Masses of beautiful silky flowers in various shades of gold, one of the loveliest of all naturalised flowers. Eschscholzia is the state flower of California, where it covers the hills of the Napa Valley.
Grown en masse, with the fine dissected foliage making a tangle of stems, they are fascinating to the eye and are breathtaking in massed plantings or containers. The flowers are extremely attractive to bees and butterflies.
Eschscholzia californica gives continuous bloom from mid summer until frosts and should be grown in full sun, to encourage blooming. The flowers will not open in shade. Perfect for ground cover or in a natural cottage garden type setting, it must be sown directly as it will not tolerate being transplanted.
Eschscholzia are one of the easiest and most colourful annuals to grow, they bloom profusely over a very long season, succeed in all soils and garden positions and are heat and drought-resistant. They will give a garden performance second to none!
Sowing: Sow direct in spring
This species does well in all areas, and although it is considered a perennial in hot areas, it is grown as an annual in temperate zones. They do not perform as well in areas where temperatures get below minus 4°C (25°F). If the plants are in an area that will not receive frosts, they can be planted earlier in the year, around February. Seeds are usually broadcast in spring, but in warm areas can also be sown in the autumn.
Eschscholzia have a long taproot and dislike transplanting, so it is better to sow them directly outdoors where they are to flower. They do best in an open sunny open site as the blooms do not open in shade but will grow in most soils.
Prepare the ground well and rake to a fine tilth before sowing. Mark the sowing areas with a ring of light coloured sand and label if sowing more than one annual in the same bed. Sow seeds in short drills 1mm (1/8th in) deep in rows 30cm (12in) apart once temperatures reach around 20°C (68°F).
Seeds germinate in two weeks. The seedlings will appear in rows a few weeks after planting and can be told from nearby weed seedlings quite easily. Thin the seedlings out so they are finally 10 to 15cm (4 to 6 in) apart by early summer.
Alternatively, leave them to grow as small clumps, of 4 to 6 plants every 30cm (12in) or so. Keep the compost slightly moist, but not wet at all times especially in warm temperatures.
Prefers well drained soil enriched with manure or compost ahead of planting. Feeding is rarely needed but water well if there are prolonged periods of drought. Apply complete plant food as growth begins in the spring.
Remove spent flowers to encourage prolific blooming. At the end of the season, if required, leave a few plants to die down and self seed. Others can be pulled up and composted.
Cottage/Informal Garden, Prairie Planting, Wildlife Gardens, Flower Borders and Beds, Container Gardening.
Eschscholzia is native to the west of North America and is also found growing in southern France, Australia and Chile.
Once the California Gold Rush ended, miners set sail for new opportunities in Chile, New Zealand, and Australia. Using sand from the bluffs at San Francisco as ballast for their ships, they transported poppy seeds to these other places.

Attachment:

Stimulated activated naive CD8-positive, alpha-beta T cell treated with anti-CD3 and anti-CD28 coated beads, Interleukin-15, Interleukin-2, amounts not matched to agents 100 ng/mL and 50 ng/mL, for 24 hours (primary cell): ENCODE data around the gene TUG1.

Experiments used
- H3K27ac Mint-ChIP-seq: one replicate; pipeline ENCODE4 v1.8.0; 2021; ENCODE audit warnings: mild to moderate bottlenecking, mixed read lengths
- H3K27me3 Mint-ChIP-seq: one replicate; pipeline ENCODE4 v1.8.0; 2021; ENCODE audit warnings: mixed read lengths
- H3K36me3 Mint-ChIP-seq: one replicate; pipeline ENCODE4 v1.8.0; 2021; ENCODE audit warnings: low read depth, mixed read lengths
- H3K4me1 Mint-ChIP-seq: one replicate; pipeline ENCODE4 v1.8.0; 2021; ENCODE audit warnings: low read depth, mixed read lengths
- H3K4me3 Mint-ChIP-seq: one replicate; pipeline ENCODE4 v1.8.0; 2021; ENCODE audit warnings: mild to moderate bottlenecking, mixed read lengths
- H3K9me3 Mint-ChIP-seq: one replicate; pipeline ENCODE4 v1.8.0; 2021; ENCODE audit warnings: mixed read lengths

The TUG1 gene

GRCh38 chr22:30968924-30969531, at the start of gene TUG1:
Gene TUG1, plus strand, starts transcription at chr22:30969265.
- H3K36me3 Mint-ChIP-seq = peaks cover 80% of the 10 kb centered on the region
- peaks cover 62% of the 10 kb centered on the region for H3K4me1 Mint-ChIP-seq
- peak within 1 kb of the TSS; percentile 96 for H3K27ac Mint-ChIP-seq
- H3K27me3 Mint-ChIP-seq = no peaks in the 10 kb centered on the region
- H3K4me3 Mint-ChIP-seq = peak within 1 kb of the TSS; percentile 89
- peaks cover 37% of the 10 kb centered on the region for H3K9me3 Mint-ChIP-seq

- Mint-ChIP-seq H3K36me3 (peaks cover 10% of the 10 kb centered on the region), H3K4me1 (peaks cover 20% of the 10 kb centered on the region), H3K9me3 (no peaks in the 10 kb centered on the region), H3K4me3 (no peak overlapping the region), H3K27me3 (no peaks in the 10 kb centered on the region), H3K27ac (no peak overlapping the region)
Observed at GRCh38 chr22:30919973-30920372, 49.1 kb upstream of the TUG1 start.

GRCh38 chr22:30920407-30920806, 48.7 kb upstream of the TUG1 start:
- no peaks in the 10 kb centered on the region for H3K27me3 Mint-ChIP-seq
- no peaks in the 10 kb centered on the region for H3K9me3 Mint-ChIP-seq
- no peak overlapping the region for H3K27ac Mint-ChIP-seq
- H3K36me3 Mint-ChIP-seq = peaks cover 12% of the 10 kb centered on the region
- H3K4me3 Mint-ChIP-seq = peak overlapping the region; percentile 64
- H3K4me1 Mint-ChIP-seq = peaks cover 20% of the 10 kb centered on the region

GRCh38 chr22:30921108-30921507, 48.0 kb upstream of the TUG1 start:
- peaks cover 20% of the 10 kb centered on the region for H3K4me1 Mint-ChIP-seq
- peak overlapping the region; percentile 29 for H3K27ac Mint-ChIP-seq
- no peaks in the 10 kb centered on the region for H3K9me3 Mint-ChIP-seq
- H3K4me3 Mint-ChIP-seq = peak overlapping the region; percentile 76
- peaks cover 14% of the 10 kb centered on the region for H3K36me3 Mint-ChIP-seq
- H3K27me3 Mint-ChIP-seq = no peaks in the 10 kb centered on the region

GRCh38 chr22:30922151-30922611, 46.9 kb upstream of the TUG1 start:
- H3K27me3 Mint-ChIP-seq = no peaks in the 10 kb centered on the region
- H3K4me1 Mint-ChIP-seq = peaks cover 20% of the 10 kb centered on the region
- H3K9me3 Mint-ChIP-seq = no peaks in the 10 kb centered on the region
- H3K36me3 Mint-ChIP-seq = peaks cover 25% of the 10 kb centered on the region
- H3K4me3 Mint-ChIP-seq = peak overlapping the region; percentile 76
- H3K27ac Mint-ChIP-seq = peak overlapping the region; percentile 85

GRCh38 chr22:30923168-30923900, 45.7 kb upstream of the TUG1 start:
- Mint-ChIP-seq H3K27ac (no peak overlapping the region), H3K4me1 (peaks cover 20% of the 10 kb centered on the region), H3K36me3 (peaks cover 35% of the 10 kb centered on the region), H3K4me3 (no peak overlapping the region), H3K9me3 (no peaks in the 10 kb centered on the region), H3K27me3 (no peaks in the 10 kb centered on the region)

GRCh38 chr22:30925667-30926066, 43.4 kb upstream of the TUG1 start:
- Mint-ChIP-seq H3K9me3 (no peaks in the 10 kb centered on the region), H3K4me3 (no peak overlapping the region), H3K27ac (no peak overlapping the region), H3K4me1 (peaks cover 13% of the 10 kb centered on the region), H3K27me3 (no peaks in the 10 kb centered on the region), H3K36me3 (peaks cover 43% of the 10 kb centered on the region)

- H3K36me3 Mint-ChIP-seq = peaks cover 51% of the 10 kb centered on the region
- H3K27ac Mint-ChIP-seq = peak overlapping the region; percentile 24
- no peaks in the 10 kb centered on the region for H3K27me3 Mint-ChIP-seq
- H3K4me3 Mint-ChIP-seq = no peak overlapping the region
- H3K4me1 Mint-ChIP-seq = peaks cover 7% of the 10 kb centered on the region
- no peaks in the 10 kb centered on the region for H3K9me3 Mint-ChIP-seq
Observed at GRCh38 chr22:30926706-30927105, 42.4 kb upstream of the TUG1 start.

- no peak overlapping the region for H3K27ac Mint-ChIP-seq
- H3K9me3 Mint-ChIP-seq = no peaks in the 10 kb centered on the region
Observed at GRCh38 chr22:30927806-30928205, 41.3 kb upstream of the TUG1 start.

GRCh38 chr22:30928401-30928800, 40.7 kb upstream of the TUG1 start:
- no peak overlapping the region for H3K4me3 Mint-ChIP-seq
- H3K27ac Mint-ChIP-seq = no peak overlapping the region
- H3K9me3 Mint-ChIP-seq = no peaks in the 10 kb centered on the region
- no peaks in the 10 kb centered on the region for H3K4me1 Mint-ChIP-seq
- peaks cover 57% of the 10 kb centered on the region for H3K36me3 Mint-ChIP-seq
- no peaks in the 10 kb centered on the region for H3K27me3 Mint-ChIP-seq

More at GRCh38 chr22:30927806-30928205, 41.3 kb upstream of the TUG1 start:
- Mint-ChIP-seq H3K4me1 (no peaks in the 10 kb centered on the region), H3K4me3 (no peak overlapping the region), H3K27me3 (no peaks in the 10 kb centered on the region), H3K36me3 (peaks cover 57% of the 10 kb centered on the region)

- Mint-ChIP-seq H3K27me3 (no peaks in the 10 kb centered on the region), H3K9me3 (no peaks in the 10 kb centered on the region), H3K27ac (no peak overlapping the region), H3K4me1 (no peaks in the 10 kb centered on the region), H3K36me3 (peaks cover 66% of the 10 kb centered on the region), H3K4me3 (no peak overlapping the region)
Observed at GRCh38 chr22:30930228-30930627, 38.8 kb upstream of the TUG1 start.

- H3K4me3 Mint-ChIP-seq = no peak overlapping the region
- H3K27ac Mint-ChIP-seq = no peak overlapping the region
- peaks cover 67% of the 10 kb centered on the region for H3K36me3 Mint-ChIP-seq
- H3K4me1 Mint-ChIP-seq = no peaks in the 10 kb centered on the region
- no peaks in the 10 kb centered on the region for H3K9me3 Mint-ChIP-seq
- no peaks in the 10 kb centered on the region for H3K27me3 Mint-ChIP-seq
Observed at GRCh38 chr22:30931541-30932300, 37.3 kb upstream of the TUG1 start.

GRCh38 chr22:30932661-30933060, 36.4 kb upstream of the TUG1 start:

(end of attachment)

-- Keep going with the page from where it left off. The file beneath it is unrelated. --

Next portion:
Eschscholzia is the state flower of California. The species appear in various shades of gold and cover the hills of the Napa Valley in summer. It was designated the state flower of California on December 12th 1890 and is now protected by state law prohibiting anyone from picking or destroying it.
The genus name Eschscholzia is named for Johann Friedrich Eschscholtz (1793 -1831) a Livonian physician, botanist, zoologist and entomologist. He was one of the first and most important scientists in the exploration of the Pacific, Alaska, and California.
Born in Dorpat (now Tartu) in the Russian Empire. He studied medicine at the local University of Dorpat, and spending the main part of his career there: extraordinary professor of anatomy (1819), director of the zoological cabinet (1822), and professor of anatomy (1828).
From 1815 to 1818 Eschscholtz was a physician and naturalist on the Russian circumnavigational expeditionary ship Rurik. He collected specimens in Brazil, Chile, California, the Pacific Islands, and on either side of the Bering Strait, Kamchatka, and the Aleutian Islands.
One of the other naturalists was the botanist Adelbert von Chamisso, who took over Eschscholtz's specimens on completion of the voyage. The two were close friends and, after his early death Chamisso named the California poppy Eschscholzia californica in his honour. (note that he accidentally left the 't' out of Eschscholtz’s name). The results of the trip were published in the Berlin journal Entomographien in 1822.
The species name californica is for the state of California to the west of North America.
It has the common name of California Poppy. Early Spanish settlers fittingly called them Copa de Oro meaning ‘cup of gold’ after the legend that the orange petals, turning to gold, filled the soil with the precious metal.
- Additional Information
Packet Size 2 grams Average Seed Count 1,400 Seeds Family Papaveraceae Genus Eschscholzia Species californica Synonym Eschscholzia maritima Common Name California Poppy. Aurantiaca Orange Other Language Names FR: Pavot de Californie Hardiness Half Hardy Annual Flowers Silky flowers in various shades of gold Natural Flower Time June to September Height 15 to 30cm (6 to 12in) Position Grow in full sun The flowers will not open in shade. Time to Sow Sow direct in spring. Sow directly as it dislikes being transplanted. Germination 14 to 21 days Uses Cottage/Informal Garden, Prairie Planting, Flower Borders and Beds, Container Gardening. California Poppies